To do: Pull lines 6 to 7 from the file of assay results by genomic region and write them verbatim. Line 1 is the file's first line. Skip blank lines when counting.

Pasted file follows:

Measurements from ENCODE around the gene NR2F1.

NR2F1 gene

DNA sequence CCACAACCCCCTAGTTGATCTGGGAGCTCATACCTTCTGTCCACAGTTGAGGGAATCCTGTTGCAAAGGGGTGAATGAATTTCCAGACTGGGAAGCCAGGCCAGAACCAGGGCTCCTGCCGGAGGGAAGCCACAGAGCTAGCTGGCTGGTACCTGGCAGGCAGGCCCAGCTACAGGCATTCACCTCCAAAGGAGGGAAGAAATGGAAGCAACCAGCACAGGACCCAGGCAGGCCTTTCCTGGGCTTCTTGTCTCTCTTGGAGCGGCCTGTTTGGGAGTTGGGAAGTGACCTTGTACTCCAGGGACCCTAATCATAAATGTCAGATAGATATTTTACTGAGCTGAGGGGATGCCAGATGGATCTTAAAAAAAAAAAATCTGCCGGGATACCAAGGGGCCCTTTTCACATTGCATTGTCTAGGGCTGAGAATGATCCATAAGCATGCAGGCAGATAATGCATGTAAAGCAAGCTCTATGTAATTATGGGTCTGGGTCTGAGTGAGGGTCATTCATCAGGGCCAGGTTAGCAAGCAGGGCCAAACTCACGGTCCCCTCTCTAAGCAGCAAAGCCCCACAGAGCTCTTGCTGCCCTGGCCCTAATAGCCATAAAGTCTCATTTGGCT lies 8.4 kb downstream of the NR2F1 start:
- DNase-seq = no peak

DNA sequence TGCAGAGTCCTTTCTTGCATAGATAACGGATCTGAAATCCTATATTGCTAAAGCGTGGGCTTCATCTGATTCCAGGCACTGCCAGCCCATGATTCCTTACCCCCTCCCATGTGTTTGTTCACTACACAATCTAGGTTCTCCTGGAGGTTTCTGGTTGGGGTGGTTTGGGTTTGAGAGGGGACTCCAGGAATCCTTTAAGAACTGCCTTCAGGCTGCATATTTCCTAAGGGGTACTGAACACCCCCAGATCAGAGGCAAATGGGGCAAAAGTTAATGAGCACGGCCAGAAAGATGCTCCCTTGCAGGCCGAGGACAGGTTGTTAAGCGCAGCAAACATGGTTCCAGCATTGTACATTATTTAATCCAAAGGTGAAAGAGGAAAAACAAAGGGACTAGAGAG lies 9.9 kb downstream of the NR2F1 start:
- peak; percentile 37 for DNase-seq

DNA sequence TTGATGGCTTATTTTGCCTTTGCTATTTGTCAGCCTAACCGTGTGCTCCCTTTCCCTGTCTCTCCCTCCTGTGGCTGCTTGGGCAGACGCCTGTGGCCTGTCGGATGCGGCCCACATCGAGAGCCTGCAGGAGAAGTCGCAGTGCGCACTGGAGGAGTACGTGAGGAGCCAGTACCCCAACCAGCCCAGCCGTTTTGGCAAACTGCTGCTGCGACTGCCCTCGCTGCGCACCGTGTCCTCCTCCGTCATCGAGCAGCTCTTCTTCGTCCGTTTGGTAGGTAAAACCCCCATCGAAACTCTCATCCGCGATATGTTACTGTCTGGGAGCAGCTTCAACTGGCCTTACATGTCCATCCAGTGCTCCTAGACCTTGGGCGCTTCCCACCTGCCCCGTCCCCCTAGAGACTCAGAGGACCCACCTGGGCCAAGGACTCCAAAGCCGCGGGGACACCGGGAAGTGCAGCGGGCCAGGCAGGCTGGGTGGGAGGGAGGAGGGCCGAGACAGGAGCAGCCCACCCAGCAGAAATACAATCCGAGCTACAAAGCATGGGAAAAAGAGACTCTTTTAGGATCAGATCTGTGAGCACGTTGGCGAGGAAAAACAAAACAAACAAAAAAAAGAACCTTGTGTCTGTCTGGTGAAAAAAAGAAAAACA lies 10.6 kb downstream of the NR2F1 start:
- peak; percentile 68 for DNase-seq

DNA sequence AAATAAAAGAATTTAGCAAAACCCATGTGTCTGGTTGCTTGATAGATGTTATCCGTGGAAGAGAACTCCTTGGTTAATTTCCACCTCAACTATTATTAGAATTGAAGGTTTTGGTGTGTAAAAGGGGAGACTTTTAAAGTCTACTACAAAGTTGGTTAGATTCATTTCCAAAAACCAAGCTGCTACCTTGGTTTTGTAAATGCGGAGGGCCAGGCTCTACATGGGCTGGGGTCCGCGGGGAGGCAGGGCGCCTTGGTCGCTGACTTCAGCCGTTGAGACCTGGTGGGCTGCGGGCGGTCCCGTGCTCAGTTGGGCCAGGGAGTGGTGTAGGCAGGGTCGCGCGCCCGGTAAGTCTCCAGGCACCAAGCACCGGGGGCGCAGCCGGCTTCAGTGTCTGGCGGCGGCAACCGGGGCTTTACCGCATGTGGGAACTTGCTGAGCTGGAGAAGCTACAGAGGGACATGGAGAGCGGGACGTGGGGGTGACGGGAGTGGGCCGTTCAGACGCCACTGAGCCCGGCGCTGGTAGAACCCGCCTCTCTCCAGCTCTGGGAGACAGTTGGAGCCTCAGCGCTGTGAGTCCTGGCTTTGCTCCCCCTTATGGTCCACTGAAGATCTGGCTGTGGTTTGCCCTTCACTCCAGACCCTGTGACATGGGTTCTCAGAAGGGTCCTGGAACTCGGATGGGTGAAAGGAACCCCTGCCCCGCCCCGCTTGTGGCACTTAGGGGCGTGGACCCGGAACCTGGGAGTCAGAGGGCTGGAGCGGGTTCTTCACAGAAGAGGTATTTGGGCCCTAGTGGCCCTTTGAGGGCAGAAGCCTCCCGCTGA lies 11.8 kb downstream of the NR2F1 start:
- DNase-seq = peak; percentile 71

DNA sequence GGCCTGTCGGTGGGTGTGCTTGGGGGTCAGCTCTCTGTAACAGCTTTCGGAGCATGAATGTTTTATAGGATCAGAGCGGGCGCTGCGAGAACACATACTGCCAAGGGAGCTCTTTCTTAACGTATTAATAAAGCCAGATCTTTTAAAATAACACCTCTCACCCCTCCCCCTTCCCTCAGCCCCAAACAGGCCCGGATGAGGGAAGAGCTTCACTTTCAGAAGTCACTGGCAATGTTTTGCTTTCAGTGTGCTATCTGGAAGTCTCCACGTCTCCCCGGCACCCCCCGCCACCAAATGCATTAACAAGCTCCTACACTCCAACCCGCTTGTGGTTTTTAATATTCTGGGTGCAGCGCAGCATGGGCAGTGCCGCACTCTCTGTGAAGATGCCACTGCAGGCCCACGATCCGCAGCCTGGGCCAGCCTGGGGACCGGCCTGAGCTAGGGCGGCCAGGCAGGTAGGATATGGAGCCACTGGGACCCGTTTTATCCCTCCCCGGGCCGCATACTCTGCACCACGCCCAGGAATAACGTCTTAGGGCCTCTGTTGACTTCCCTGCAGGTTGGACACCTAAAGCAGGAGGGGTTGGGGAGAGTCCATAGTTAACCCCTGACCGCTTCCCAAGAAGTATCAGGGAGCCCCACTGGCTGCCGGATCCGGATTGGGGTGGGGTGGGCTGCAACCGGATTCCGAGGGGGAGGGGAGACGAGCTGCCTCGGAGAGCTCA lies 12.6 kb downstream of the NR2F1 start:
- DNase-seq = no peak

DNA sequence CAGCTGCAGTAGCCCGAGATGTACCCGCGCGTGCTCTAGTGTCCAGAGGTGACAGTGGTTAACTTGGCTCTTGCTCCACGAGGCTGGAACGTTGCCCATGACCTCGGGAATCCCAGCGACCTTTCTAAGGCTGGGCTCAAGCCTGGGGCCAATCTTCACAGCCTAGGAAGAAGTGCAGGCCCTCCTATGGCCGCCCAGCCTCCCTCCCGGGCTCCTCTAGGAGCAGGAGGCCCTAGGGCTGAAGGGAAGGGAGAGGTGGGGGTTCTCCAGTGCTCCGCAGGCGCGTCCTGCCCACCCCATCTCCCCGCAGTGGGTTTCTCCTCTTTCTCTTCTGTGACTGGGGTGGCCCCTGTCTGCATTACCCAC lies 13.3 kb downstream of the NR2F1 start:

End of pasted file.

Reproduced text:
- peak; percentile 37 for DNase-seq

DNA sequence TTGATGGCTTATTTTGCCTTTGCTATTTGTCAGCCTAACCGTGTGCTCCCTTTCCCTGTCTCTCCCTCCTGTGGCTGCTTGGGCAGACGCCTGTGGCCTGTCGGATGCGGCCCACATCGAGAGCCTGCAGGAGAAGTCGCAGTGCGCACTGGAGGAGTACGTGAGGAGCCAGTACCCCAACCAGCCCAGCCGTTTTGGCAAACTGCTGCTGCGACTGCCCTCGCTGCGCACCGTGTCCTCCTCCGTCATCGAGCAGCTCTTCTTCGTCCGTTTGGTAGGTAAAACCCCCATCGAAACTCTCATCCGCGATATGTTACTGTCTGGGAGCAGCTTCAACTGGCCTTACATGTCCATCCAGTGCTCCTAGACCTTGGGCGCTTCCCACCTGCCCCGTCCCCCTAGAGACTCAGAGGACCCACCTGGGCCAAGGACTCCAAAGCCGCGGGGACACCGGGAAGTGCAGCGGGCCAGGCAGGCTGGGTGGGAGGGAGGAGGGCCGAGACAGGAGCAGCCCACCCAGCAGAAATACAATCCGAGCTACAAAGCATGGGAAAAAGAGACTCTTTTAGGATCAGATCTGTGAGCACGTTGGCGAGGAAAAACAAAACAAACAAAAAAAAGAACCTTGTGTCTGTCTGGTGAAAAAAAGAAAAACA lies 10.6 kb downstream of the NR2F1 start: